As the novel coronavirus pandemic has now hit all 50 states, it is not only putting enormous stress on our nation’s health care systems and medical professionals, it is taking a toll on our personal lives. However, there is one relatively simple solution that would address both the imperative to preserve the limited, critical resources of our health care providers, and the need to keep Americans in their homes and out of hospital waiting rooms: We must dramatically expand access to telehealth services. Recognizing this need, Congress and the administration have taken initial steps to enhance telehealth for those in the Medicare program, but they need to go further to make these important tools available for all Americans – and quickly.
The benefits of using telehealth during a pandemic are considerable. First, it will help limit exposure for both patients and health care providers. Telehealth enables those experiencing mild COVID-19 symptoms to seek care from home without infecting others and decreases risk for patients with other illnesses needing treatment. Second, it will expand access to health care providers to bring some relief from our current workforce shortages and what we can anticipate based on what we have seen in other countries experiencing this crisis. Telehealth services would enable providers, including specialists, from less-hard hit communities to deliver remote care and allow asymptomatic, quarantined providers to deliver care remotely.
Congress passed the Coronavirus Preparedness & Response Supplemental Appropriations Act (H.R. 6074) in early March, expanding the number of Medicare beneficiaries who can receive telehealth care in their homes. The administration’s announcement this week built on this effort and expanded access to care by providing regulatory flexibility around the use of telehealth for all Medicare beneficiaries. Seniors across the country will now have easier access to telehealth appointments in addition to non-face-to-face communications, such as virtual check-ins and e-visits, for both urgent needs and routine care, in all settings, including their homes. The administration also made it easier for providers to offer telehealth services to their Medicare patients with waived or reduced cost-sharing. These actions will protect seniors and help limit the strain of this pandemic on our health care system.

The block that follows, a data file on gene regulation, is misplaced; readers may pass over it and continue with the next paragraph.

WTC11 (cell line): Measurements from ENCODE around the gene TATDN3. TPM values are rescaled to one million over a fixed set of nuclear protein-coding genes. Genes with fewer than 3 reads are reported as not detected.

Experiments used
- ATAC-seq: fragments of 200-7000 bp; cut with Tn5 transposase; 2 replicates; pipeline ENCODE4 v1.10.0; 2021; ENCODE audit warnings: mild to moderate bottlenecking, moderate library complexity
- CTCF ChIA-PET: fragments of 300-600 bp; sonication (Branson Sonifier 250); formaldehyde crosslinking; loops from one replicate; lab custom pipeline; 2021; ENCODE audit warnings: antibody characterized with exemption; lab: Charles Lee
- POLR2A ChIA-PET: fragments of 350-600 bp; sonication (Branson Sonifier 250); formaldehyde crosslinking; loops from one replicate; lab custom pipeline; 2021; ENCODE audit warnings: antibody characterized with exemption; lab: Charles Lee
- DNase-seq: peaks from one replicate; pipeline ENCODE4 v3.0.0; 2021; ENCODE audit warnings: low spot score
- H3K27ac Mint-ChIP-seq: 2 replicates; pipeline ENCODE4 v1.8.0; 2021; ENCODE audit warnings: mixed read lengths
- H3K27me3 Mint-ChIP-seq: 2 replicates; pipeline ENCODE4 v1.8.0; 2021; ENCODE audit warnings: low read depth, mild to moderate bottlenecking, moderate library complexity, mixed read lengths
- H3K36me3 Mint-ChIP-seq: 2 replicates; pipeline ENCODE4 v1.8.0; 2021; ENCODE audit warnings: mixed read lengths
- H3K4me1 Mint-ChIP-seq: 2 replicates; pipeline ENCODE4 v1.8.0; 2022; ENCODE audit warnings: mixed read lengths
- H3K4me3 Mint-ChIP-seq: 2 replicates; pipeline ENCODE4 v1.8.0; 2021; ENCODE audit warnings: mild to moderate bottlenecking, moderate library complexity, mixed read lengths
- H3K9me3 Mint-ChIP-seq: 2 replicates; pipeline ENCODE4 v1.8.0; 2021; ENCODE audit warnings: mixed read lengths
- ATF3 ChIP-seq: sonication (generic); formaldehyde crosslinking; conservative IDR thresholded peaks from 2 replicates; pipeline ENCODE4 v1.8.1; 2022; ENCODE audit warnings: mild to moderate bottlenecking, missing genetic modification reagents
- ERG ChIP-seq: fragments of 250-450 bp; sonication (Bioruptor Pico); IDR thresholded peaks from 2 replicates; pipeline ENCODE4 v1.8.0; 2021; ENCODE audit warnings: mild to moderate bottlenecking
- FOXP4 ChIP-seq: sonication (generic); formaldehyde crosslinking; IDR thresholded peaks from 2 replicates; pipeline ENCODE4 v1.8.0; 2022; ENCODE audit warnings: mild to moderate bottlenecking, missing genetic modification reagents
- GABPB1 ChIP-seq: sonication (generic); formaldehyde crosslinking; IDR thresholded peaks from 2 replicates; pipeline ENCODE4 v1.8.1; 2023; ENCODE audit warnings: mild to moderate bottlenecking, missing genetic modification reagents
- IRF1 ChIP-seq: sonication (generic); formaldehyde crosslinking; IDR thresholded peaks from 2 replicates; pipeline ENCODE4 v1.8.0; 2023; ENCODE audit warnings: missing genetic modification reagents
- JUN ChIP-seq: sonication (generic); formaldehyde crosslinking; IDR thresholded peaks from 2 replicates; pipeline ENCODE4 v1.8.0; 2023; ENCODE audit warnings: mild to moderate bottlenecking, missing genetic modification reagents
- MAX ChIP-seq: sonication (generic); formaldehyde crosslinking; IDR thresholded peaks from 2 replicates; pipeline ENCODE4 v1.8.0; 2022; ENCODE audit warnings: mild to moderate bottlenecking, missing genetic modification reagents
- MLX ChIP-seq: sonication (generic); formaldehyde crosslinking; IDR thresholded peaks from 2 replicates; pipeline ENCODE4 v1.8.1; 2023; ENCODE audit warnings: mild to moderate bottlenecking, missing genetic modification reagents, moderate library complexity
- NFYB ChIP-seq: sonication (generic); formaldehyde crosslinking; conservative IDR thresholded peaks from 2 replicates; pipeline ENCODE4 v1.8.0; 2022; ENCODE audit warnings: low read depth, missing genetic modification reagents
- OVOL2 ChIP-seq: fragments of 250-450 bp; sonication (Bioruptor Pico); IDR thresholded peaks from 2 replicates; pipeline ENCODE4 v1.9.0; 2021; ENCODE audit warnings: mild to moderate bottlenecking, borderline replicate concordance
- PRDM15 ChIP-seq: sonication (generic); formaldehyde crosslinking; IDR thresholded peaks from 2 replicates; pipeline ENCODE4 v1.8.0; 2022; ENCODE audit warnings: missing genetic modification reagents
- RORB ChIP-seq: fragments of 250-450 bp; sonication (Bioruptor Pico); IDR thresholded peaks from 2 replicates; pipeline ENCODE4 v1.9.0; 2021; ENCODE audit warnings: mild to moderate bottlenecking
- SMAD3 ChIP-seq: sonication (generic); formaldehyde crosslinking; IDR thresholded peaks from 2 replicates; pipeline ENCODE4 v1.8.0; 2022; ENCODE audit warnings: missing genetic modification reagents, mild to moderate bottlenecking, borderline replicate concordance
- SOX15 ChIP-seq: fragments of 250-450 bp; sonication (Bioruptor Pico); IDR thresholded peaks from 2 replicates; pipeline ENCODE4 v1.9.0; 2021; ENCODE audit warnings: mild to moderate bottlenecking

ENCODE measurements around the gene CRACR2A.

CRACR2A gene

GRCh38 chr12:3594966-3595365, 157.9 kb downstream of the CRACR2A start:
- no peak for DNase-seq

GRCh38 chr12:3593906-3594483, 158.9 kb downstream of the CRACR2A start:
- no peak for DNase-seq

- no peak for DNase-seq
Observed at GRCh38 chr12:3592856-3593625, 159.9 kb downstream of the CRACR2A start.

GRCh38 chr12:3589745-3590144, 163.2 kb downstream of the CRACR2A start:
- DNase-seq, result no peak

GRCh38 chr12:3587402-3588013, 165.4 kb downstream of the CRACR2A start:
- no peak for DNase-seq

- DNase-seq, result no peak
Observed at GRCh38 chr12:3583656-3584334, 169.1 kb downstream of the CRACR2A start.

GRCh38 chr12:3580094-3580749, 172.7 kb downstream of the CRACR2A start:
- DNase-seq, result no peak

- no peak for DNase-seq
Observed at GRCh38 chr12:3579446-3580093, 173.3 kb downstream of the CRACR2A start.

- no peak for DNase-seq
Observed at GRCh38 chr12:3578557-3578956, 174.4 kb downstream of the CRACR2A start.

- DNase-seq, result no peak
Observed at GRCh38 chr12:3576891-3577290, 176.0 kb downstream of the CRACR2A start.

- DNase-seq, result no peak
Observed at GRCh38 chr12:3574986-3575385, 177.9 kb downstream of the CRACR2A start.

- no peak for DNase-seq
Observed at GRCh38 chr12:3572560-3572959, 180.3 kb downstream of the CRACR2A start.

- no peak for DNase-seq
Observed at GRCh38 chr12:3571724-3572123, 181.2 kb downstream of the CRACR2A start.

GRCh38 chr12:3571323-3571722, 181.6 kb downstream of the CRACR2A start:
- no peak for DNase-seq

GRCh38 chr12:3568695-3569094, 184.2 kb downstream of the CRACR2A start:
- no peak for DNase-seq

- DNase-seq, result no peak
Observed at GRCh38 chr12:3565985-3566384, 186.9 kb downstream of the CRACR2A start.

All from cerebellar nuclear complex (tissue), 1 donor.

We applaud these critical actions, but urge the following additional steps immediately to address critical health care needs both during this pandemic and going forward:
- Congress and states should require that telehealth visits are covered and reimbursed at the same rate as in-person visits across originating sites for individuals covered by private insurance and Medicaid, similar to the recent changes to do this in the Medicare program.
- The administration should continue to build on the regulation allowing medical professionals to work across state lines during this time of crisis and make this process as clear and unburdensome as possible. Congress and states should take steps to allow providers to use telehealth services across state lines even after the pandemic is over to help meet the health care needs of vulnerable populations, especially those in rural communities.
- Congress, the administration, and states should waive cost-sharing for telehealth and other non-face-to-face care management services in Medicare, Medicaid, and private insurance during this public health emergency. While recent changes by the administration made it easier for providers to deliver this care without cost-sharing, this change should be required of all payers and providers to ensure that patients do not face a cost burden while accessing telehealth tool during this crisis.
- Congress and the administration should remove restrictions that prevent full utilization of currently available technology for telehealth by expanding these tools to include non-face-to-face services and text (as letters/words) or other written information shared by phone or email.
- Congress, the administration, and states should invest in expanding access to broadband internet to every community.
These steps should be taken now during this pandemic, but widespread access to telehealth should not be limited to times of crisis. These tools should be available every day to millions of Americans with limited access to health care. They are particularly important in rural and tribal communities, which face access challenges caused by a surge of hospital closures and persistent workforce shortages, as well as for individuals seeking mental health care. In April, the Bipartisan Policy Center will release a series of recommendations to improve access to quality health care in rural communities. Improving access to telehealth across the country has been and will continue to be a critical element of our work.
We urge Congress, the administration, and states to take these important steps to improve access to quality health care through telehealth to address the health care needs of Americans today and in the future.
Tom Daschle, a South Dakota Democrat, is a former Senate majority leader and co-founder of the Bipartisan Policy Center. Olympia Snowe is a former Republican Senator from Maine and senior fellow at BPC. They both co-chair BPC’s Rural Health Task Force.
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